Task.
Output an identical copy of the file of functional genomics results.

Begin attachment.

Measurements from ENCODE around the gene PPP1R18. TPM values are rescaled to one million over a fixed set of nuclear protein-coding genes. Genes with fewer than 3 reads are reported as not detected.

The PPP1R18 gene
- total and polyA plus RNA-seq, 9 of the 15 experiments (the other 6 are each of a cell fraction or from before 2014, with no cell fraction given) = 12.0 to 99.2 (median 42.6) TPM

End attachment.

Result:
Measurements from ENCODE around the gene PPP1R18. TPM values are rescaled to one million over a fixed set of nuclear protein-coding genes. Genes with fewer than 3 reads are reported as not detected.

The PPP1R18 gene
- total and polyA plus RNA-seq, 9 of the 15 experiments (the other 6 are each of a cell fraction or from before 2014, with no cell fraction given) = 12.0 to 99.2 (median 42.6) TPM